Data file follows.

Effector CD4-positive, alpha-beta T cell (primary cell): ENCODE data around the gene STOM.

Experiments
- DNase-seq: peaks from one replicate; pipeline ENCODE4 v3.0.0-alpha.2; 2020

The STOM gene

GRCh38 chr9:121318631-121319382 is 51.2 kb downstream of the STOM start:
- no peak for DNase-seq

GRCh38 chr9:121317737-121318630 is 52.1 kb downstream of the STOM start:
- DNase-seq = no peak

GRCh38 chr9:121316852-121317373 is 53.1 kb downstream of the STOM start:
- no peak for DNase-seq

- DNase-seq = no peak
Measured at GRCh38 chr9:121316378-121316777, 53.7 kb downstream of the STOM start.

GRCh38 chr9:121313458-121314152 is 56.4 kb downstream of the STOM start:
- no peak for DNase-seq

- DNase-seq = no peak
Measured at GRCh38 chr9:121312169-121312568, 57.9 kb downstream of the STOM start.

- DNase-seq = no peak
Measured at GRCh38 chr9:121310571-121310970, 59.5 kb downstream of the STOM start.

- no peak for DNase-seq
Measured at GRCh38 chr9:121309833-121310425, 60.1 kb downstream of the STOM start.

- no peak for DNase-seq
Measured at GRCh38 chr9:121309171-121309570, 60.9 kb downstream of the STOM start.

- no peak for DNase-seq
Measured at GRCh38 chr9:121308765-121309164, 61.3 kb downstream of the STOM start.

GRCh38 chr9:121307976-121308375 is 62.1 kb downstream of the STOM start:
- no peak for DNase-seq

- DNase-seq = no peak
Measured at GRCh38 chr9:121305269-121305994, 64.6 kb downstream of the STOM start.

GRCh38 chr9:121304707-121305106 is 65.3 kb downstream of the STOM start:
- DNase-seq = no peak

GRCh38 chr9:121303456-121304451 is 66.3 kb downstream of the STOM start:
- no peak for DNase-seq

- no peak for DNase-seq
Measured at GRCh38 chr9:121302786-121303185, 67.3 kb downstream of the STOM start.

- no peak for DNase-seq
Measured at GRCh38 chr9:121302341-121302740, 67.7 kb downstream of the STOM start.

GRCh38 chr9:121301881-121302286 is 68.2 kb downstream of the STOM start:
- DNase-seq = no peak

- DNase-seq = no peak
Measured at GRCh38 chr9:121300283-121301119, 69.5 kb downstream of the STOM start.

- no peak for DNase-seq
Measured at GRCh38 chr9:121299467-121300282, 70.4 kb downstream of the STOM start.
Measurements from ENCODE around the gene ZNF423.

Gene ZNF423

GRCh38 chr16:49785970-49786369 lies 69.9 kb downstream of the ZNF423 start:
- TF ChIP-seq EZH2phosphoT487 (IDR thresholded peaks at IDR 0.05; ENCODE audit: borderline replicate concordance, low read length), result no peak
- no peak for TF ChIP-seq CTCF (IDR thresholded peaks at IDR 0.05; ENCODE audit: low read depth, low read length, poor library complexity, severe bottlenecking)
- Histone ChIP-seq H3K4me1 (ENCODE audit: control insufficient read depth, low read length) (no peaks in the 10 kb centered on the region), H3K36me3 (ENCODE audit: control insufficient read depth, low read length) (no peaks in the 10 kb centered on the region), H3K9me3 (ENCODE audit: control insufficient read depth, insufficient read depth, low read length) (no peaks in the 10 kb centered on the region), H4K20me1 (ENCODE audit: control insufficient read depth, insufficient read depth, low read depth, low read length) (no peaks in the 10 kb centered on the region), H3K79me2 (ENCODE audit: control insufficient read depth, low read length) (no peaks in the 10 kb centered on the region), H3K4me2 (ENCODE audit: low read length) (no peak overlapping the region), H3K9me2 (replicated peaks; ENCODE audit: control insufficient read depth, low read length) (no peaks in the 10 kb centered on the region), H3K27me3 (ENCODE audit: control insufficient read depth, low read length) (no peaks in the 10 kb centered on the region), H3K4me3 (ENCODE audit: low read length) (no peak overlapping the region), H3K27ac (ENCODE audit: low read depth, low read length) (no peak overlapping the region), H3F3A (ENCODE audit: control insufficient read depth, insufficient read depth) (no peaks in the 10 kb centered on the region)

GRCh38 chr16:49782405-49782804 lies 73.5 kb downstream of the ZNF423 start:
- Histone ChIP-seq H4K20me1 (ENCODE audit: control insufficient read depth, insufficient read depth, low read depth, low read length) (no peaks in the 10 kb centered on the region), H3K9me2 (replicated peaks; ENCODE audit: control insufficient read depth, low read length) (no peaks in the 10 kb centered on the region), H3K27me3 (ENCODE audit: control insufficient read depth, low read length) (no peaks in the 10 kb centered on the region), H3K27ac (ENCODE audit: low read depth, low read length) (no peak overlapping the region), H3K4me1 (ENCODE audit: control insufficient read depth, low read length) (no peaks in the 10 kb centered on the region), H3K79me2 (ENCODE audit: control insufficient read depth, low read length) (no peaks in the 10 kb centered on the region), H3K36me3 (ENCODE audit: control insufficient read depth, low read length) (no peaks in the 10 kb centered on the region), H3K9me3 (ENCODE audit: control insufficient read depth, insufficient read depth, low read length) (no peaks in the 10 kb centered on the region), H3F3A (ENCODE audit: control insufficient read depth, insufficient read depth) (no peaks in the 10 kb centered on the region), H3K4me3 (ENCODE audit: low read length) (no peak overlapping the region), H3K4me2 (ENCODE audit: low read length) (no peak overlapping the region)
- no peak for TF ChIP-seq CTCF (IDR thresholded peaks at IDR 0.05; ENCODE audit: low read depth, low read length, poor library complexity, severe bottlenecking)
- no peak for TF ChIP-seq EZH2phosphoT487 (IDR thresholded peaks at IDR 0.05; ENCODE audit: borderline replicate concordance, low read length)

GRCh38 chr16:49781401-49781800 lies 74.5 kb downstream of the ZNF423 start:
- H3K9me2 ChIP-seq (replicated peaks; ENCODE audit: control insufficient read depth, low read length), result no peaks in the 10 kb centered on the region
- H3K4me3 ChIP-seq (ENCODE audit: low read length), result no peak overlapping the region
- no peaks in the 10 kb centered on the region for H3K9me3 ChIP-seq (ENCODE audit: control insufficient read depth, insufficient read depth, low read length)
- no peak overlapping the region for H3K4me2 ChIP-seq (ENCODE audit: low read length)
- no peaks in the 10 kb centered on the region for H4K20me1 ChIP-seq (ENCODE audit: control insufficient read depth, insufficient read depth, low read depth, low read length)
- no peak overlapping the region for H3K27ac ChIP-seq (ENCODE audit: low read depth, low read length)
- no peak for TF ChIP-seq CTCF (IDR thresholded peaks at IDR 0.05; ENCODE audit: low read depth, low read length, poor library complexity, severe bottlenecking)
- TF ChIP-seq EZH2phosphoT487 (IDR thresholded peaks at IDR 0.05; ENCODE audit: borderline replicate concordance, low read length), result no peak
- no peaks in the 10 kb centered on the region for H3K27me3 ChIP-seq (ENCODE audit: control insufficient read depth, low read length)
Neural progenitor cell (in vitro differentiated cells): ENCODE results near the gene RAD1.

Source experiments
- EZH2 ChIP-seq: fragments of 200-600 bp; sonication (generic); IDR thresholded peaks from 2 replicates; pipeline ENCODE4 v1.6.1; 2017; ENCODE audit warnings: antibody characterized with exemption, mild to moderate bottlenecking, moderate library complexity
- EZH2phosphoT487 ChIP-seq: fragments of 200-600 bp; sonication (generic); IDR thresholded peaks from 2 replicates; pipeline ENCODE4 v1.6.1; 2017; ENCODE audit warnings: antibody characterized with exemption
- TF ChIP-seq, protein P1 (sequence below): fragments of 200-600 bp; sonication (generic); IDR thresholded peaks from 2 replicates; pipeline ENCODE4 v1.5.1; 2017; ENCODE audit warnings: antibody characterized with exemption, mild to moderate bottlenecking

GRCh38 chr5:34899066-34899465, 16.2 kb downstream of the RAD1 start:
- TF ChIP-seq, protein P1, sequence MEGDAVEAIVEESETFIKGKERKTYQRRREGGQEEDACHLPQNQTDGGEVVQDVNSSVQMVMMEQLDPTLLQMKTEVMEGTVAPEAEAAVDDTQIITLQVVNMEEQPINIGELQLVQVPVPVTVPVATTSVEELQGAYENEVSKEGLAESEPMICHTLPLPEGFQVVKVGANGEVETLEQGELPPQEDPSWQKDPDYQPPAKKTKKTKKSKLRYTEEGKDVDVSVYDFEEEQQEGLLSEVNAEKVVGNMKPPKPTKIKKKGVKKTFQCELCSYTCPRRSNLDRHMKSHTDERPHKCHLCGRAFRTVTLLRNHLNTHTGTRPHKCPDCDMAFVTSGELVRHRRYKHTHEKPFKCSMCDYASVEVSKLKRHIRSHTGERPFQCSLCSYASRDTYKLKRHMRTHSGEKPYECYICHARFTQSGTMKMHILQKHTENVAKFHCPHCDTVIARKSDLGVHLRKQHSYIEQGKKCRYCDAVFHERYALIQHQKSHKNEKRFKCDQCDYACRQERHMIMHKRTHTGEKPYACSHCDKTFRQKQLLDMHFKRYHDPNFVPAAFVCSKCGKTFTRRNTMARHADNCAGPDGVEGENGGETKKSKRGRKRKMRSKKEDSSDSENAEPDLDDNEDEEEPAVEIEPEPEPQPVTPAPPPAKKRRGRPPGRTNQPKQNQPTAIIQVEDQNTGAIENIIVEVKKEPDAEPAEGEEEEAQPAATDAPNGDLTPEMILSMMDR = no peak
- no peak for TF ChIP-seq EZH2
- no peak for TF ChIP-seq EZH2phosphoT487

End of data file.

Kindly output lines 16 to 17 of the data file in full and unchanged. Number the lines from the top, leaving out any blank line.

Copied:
Measured at GRCh38 chr9:121312169-121312568, 57.9 kb downstream of the STOM start.

- DNase-seq = no peak